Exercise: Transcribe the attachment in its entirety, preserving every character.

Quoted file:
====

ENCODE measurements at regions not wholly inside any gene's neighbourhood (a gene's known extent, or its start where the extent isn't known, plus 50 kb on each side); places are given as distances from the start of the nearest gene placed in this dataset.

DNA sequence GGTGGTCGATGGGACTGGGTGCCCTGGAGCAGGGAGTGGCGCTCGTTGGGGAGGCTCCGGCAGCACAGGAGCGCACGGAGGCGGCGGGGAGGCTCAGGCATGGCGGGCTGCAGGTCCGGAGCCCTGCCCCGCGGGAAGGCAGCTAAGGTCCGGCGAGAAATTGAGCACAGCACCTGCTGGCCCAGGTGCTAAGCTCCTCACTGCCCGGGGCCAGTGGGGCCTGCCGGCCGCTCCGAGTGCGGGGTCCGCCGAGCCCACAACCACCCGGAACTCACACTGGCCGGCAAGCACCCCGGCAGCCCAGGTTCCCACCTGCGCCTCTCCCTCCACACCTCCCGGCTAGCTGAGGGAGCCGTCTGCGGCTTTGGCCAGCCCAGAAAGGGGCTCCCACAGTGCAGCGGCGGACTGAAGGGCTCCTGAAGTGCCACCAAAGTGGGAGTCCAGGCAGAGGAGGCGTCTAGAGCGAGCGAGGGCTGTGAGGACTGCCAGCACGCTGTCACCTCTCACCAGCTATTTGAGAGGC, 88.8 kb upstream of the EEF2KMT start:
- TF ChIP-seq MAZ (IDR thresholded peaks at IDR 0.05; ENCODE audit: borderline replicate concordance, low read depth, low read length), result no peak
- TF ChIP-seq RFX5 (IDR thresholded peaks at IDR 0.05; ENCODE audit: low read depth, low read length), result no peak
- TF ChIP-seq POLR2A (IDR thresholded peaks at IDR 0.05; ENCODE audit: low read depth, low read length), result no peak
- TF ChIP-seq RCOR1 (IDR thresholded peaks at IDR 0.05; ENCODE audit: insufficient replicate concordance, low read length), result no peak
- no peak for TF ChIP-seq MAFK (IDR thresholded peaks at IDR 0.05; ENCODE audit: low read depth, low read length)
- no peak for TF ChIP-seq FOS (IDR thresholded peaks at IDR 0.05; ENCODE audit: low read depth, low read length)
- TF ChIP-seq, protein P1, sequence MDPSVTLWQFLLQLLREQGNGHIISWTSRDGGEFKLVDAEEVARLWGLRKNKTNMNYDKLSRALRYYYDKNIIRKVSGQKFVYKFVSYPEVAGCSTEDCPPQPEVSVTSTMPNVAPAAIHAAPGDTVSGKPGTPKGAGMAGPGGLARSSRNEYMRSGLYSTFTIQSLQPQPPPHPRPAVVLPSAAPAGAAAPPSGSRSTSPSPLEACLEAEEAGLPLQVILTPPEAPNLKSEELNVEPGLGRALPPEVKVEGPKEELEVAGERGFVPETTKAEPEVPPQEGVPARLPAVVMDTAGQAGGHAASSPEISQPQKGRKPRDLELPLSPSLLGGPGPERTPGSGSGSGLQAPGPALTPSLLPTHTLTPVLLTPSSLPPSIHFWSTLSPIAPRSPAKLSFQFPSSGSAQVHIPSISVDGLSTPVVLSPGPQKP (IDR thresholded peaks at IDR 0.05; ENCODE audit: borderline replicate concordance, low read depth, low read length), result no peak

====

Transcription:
ENCODE measurements at regions not wholly inside any gene's neighbourhood (a gene's known extent, or its start where the extent isn't known, plus 50 kb on each side); places are given as distances from the start of the nearest gene placed in this dataset.

DNA sequence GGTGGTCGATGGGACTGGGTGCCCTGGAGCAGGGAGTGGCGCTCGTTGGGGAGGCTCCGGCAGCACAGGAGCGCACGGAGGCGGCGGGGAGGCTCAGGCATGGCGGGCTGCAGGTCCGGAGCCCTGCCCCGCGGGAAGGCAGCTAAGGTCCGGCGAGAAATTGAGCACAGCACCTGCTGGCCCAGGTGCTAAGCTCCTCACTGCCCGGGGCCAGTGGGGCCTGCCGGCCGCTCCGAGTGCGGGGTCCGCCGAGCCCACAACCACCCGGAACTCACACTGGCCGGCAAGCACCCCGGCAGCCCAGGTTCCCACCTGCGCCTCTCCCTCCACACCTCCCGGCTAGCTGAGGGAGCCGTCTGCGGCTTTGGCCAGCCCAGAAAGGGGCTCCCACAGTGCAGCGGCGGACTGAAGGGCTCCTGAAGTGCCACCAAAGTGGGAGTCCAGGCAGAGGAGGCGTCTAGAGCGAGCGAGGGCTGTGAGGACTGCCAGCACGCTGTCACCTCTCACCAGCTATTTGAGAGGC, 88.8 kb upstream of the EEF2KMT start:
- TF ChIP-seq MAZ (IDR thresholded peaks at IDR 0.05; ENCODE audit: borderline replicate concordance, low read depth, low read length), result no peak
- TF ChIP-seq RFX5 (IDR thresholded peaks at IDR 0.05; ENCODE audit: low read depth, low read length), result no peak
- TF ChIP-seq POLR2A (IDR thresholded peaks at IDR 0.05; ENCODE audit: low read depth, low read length), result no peak
- TF ChIP-seq RCOR1 (IDR thresholded peaks at IDR 0.05; ENCODE audit: insufficient replicate concordance, low read length), result no peak
- no peak for TF ChIP-seq MAFK (IDR thresholded peaks at IDR 0.05; ENCODE audit: low read depth, low read length)
- no peak for TF ChIP-seq FOS (IDR thresholded peaks at IDR 0.05; ENCODE audit: low read depth, low read length)
- TF ChIP-seq, protein P1, sequence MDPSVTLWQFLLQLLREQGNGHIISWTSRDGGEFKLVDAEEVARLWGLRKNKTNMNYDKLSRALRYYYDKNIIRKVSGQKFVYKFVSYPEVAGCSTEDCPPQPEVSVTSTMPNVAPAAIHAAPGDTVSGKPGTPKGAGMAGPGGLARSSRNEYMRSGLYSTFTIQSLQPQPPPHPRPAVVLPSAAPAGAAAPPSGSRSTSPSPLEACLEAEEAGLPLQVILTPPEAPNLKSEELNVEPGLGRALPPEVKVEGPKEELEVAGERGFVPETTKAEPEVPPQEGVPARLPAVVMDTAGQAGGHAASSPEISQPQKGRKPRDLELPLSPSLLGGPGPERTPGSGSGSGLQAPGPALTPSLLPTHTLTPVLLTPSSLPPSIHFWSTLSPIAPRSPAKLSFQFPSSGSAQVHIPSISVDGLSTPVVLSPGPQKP (IDR thresholded peaks at IDR 0.05; ENCODE audit: borderline replicate concordance, low read depth, low read length), result no peak